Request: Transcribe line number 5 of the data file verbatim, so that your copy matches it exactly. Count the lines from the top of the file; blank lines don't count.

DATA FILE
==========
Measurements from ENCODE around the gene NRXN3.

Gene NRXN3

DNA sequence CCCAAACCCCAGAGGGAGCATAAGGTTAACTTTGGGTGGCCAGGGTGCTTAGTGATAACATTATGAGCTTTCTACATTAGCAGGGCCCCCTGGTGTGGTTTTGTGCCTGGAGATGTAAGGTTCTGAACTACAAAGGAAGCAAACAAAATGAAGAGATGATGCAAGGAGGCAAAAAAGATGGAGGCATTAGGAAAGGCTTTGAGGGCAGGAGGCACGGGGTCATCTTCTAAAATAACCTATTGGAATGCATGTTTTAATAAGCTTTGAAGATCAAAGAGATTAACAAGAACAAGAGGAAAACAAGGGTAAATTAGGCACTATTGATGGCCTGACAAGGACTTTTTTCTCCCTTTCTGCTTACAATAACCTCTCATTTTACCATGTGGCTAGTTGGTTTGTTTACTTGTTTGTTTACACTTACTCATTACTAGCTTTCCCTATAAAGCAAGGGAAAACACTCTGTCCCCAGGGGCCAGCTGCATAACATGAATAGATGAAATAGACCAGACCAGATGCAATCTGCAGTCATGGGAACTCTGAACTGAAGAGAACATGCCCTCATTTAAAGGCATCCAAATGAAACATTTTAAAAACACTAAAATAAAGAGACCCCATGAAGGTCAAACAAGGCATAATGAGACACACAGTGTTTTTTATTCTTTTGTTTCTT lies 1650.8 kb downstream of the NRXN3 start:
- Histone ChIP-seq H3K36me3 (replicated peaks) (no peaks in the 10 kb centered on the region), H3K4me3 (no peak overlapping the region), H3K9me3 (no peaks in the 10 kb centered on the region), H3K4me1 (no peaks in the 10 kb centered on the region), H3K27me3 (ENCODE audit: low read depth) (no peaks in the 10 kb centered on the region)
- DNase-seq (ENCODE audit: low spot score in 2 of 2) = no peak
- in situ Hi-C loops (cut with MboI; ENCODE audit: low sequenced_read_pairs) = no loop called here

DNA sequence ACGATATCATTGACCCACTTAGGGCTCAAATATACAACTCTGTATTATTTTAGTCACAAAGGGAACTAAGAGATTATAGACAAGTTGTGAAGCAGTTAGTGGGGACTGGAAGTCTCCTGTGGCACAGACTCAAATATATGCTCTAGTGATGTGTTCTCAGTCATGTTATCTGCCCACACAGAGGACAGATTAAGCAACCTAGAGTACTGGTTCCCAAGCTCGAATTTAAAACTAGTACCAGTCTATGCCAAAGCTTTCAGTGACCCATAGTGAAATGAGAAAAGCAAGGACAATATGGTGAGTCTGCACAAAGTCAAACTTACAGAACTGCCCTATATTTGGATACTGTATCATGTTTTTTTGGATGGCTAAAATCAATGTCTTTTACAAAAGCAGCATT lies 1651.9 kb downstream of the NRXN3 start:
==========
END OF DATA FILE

- DNase-seq (ENCODE audit: low spot score in 2 of 2) = no peak